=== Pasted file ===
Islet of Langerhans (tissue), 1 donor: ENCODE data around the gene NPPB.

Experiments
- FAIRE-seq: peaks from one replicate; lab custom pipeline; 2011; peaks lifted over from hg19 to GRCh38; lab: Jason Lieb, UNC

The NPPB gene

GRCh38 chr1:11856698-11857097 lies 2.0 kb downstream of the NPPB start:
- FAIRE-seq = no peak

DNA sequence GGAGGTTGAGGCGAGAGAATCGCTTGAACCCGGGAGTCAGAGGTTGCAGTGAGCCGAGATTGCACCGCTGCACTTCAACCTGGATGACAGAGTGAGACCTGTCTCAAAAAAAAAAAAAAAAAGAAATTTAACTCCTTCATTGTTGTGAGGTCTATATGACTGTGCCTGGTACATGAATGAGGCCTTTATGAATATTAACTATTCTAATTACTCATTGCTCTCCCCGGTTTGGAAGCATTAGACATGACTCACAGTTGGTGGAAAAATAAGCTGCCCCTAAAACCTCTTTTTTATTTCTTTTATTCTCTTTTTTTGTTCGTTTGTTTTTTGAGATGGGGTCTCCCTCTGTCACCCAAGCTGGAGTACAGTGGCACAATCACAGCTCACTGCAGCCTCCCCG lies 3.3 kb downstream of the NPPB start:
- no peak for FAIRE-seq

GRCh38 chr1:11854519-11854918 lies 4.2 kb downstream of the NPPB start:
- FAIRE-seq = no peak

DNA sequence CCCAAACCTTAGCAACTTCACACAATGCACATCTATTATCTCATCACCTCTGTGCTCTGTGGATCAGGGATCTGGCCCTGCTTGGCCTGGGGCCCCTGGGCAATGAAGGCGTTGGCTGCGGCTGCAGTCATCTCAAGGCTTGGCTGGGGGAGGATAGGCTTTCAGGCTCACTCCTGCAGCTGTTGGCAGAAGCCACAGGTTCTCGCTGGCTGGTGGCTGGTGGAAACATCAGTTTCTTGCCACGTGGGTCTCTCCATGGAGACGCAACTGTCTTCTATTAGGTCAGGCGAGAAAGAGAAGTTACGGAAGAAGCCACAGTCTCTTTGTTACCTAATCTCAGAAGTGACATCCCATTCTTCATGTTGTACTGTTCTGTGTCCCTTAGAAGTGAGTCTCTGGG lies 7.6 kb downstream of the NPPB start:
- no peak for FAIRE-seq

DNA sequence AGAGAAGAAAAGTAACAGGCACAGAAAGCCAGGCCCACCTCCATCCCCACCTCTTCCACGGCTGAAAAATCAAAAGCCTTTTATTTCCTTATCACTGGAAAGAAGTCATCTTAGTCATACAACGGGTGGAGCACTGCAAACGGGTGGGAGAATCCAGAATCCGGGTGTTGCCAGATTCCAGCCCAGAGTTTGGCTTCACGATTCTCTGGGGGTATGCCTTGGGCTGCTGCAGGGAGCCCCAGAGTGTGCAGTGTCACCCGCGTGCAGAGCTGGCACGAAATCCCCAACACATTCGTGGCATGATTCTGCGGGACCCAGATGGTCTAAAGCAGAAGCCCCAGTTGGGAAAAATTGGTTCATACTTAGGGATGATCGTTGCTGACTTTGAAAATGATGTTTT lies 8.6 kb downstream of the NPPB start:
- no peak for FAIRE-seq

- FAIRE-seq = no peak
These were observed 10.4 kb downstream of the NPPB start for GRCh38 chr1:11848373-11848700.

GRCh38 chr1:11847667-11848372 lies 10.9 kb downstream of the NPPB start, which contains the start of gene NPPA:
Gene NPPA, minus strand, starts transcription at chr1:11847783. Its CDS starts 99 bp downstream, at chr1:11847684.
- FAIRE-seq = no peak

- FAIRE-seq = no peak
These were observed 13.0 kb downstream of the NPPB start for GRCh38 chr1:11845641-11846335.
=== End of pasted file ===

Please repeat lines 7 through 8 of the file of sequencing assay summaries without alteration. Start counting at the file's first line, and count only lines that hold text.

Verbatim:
DNA sequence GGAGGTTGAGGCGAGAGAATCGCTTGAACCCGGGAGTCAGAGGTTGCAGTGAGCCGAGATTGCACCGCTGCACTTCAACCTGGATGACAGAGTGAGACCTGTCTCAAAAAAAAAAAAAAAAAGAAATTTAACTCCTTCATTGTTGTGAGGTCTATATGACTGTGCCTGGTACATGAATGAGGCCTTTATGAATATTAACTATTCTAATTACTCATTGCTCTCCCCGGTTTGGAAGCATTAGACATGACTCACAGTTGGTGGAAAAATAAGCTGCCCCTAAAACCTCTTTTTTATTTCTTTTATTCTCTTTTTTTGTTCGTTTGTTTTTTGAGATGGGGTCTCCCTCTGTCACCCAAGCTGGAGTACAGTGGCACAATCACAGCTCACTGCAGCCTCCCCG lies 3.3 kb downstream of the NPPB start:
- no peak for FAIRE-seq